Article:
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Effects of Child Sexual Abuse

In general the effects of abuse vary in each child and can depend on things like the type of abuse, who the perpetrator was and the length of time over which it occurred. Other factors may be the child’s age and developmental level as well as the level of support they receive upon disclosure.

Remember that there is no right or wrong way to behave after sexual abuse.

Sexual abuse may have both short term and long term effects; in the short term children may feel

  • Fear As the offender often uses threats to ensure the child’s secrecy
  • Helplessness/powerlessness. Children in this situation often feel that they have no control over their own lives or even over their own bodies.
  • Guilt and Shame. The child knows something is wrong, but blames him or herself not others.
  • Responsibility. The offender often makes the chid feel responsible for the abuse, and for keeping the abuse a secret
  • Betrayal and Anger. Children may feel betrayed or angry because they are dependent upon adults for nurturing and protection and the offender is someone who they should be able to love and trust. They may also feel betrayed by a non-offending parent who they believe has failed to protect them.
  • Sadness. Children may feel grief due to a sense of loss, especially if the perpetrator was loved and trusted by the child.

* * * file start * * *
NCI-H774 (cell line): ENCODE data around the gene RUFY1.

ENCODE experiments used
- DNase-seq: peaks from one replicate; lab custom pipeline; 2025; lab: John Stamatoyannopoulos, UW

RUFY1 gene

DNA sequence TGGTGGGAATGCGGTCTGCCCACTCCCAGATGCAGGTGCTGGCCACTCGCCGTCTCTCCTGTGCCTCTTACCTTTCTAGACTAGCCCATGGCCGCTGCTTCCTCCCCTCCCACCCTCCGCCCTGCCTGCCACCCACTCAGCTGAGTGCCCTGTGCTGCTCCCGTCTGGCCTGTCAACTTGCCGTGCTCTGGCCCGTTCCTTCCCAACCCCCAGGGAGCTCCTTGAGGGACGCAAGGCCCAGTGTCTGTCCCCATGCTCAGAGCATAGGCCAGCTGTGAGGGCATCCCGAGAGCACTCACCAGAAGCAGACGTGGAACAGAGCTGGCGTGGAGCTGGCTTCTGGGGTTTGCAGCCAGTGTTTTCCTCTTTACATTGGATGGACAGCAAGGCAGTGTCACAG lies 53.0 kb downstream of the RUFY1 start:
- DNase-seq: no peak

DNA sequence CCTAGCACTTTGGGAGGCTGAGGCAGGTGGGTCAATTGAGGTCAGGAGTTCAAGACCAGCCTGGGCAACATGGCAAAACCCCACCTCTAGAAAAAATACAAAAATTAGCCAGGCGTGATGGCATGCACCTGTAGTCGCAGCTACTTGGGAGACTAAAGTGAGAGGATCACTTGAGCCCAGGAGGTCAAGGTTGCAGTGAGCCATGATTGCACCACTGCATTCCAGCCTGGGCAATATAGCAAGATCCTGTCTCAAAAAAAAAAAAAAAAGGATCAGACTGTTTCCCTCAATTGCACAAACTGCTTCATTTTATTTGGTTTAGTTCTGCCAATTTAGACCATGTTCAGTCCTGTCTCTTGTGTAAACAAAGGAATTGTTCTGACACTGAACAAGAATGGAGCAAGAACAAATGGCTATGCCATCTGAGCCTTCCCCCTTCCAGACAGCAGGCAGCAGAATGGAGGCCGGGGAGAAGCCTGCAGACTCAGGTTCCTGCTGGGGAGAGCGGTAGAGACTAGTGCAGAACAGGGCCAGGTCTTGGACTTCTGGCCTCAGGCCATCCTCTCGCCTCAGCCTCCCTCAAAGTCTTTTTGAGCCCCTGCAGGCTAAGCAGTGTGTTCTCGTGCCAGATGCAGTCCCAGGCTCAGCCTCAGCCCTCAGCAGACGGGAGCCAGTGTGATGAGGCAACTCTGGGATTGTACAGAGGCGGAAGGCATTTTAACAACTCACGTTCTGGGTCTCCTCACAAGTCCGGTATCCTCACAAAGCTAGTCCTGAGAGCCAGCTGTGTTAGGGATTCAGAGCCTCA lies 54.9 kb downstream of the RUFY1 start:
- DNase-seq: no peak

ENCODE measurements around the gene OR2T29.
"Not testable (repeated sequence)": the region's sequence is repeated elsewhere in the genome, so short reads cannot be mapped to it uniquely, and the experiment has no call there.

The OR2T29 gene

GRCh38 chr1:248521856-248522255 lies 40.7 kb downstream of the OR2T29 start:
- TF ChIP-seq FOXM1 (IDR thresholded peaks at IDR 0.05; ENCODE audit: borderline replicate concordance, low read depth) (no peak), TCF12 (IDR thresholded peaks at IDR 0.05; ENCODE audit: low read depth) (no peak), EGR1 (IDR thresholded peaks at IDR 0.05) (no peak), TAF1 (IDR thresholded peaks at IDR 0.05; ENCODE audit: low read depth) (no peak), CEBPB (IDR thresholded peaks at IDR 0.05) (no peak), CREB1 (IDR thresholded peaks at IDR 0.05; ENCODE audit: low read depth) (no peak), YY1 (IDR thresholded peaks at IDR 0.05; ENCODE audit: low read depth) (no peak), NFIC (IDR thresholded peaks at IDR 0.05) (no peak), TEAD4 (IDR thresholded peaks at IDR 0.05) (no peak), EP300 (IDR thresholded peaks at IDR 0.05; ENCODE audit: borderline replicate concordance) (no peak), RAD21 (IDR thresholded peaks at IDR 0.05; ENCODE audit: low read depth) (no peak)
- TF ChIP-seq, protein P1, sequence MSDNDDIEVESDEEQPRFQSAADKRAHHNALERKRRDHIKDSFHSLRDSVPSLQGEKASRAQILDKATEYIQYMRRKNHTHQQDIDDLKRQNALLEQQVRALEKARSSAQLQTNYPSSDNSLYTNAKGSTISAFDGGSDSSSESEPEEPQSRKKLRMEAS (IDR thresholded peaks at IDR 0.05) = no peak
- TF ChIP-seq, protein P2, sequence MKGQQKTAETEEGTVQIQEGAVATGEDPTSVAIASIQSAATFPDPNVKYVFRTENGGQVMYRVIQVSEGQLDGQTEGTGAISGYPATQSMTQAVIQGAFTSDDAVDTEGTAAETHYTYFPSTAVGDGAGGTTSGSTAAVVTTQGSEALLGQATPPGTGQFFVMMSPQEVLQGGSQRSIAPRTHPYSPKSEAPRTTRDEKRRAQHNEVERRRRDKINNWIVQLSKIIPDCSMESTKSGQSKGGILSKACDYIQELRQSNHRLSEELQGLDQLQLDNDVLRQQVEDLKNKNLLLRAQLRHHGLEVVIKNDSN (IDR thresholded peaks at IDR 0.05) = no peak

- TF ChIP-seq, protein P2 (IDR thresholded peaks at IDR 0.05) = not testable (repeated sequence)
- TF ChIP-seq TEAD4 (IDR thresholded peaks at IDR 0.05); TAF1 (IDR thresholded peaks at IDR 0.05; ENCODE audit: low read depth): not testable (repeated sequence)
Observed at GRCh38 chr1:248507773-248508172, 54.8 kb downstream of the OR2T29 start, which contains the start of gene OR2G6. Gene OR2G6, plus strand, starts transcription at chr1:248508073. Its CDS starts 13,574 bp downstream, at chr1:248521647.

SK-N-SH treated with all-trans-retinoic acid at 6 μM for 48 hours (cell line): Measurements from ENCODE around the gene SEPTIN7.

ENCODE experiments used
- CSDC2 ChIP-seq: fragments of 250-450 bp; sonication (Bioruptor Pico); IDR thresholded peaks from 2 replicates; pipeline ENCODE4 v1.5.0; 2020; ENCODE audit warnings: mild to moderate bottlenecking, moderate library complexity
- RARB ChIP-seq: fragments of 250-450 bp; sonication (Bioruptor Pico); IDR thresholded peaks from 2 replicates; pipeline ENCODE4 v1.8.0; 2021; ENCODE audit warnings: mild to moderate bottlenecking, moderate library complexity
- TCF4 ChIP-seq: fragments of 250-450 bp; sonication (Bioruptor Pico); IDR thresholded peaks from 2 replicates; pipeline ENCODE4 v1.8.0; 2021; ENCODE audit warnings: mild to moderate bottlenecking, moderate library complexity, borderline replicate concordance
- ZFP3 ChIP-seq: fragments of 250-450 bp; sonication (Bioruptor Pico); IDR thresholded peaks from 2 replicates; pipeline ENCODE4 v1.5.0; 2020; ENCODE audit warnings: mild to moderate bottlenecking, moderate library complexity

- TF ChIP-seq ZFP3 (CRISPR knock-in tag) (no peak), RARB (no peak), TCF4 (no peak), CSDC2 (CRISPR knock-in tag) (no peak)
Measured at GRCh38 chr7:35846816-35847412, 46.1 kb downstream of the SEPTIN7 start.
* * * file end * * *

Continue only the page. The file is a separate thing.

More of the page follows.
• Flashbacks. These can be like nightmares which happen while the child is awake. They are a re-experience of the sexual assault as it occurred at that time.

Other short term impacts may include:

  • Physical symptoms, such as Sexually Transmitted Infections, pregnancy , headaches, abdominal pain, fatigue or physical injuries;
  • Behavioural problems such as irritability, clinginess, phobias, eating and sleeping disorders, dissociating and difficulty concentrating.

Long term effects of child sexual abuse may include the following:

Self-Blame Inability to Concentrate Nightmares
Guilt Sleep Disturbances Bed Wetting
Low Self Esteem Anxiety Acting Out Sexually
Feeling Isolated Suicidal Thoughts or Ideation Stressed
Depressed Drug Use Regression
Shame Denial Anger
Difficulty Trusting Others Feeling Dirty Becoming withdrawn
Day Dreaming Minimising the Abuse Isolation
Flashbacks Confusion around Sex and Affection Testing Behaviour
Dissociative Symptoms Self Mutilation Uncontrollable Emotions
Spacing out Eating Disorders Distorted Body Image
Detaching Dependency  
Feeling Panicky or overwhelmed Fear of Men/Women  




Find the child sexual abuse prevention resource. ‘Ending offending together’ here:

Child Matters:

New Zealand Police:


Follow this link for a list of books around child sexual abuse available from Rape Crisis Dunedin

Downloadable resources

Child Sexual Abuse Factsheet

Child Development Age and Stages

Look Listen Act